By AMANDA BENSEN
Published in The Post-Star (G2) 6/7/07
"You are speeding," an electronic sign warned me as I drove home on the Northway one night.
I slowed down to match the speed limit in the construction zone, but not without grumbling. Forty-five miles an hour seemed like a snail's pace.
But then I reconsidered my reaction -- what was my hurry, anyway? I had no plans for the evening, other than making dinner and catching up on some e-mail.
Americans are always in a rush, it seems.
We zip through fast-food restaurants to consume calories, then pop "instant weight loss" pills to get rid of those calories.
We'll honk at the car in front of us if they take a millisecond too long to hit the gas after the traffic light turns green.
We don't like to wait in line at the grocery store, so we'll take the self-checkout option even though we're stymied when the computer demands the produce code for broccoli crowns. We prefer ATMs and electronic passes to potentially slow bank tellers and tollbooth collectors. Some of us have even tried "speed dating."
I admit it -- I'm addicted to speed, too. But I've found that travel can be an excellent form of rehab.
In France and Spain, I learned to enjoy long, leisurely dinners and savor every sip of wine. In Austria and Germany, friends explained that a waiter generally won't bring the check unless you ask for it, because they don't want you to feel rushed. How nice.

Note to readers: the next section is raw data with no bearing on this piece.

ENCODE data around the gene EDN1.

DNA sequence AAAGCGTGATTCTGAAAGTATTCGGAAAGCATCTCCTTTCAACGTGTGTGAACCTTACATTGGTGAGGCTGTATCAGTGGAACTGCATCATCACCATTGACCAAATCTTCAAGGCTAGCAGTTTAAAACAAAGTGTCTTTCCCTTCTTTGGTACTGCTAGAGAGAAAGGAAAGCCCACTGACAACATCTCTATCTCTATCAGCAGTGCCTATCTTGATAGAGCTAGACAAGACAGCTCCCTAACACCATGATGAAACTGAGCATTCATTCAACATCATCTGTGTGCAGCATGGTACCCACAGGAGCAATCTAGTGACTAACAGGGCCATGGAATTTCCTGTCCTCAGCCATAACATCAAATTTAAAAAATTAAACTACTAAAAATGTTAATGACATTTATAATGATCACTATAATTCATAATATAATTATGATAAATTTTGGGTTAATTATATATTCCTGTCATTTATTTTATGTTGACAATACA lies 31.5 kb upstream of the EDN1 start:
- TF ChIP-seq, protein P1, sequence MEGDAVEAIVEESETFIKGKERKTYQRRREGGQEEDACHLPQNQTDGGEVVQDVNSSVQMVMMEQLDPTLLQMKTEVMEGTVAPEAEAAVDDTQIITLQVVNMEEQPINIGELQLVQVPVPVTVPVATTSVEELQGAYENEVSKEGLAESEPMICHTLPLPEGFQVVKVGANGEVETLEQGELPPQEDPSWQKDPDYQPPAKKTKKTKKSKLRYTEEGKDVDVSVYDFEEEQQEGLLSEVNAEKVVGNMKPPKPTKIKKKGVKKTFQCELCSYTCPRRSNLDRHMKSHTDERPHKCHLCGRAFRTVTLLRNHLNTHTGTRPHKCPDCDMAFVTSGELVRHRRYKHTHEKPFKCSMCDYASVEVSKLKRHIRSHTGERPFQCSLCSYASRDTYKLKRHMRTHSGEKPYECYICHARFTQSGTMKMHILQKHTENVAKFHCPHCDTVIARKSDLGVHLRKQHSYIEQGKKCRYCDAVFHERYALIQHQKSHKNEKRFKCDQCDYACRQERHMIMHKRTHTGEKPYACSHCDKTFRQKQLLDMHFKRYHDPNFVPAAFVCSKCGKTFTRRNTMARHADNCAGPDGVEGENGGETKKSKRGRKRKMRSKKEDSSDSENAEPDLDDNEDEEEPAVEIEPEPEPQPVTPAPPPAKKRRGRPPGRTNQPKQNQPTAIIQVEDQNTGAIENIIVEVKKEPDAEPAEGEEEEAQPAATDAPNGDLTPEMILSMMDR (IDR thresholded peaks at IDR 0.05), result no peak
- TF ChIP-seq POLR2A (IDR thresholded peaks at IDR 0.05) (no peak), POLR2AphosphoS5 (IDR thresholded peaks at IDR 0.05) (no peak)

In Africa, I learned that everything follows a tangibly slower tempo, from the pace of pedestrians on city sidewalks to the schedules of important events. When my friends and I showed up on time to attend a 4 p.m. wedding in Kampala, Uganda, we watched four other happy couples leave the church before things finally rolled around to our friends' wedding an hour and a half later. Instead of throwing a temper tantrum, the waiting bride and groom just shrugged their shoulders and smiled.
And on a 30-hour train ride across the face of India, I learned to enjoy looking out the window, chatting with strangers, and just laughing when the train inexplicably creaked to a halt for long stretches of time. Simple pleasures, like eating an orange or playing a card game, gained a new sheen of fascination in contrast.
My most recent trip was much less exotic -- a weekend of camping on an Adirondack lake -- but it also reminded me that it's important to slow down sometimes. Separated from my laptop, cell phone (which also serves as my watch), and car, it simply wasn't possible to hurry anywhere or even check the time. It felt wonderful.
I woke at sunrise and sat at the edge of the lake for a while, listening to the gentle gulping of the water against the rocky shoreline. I didn't have to be anywhere else, or do anything else.
Eventually, I paddled out in a canoe.
I didn't have a destination in mind, but I knew I was definitely not speeding.
-- Amanda Bensen is a features writer for The Post-Star. She only uses her car horn to scare ducks out of the road.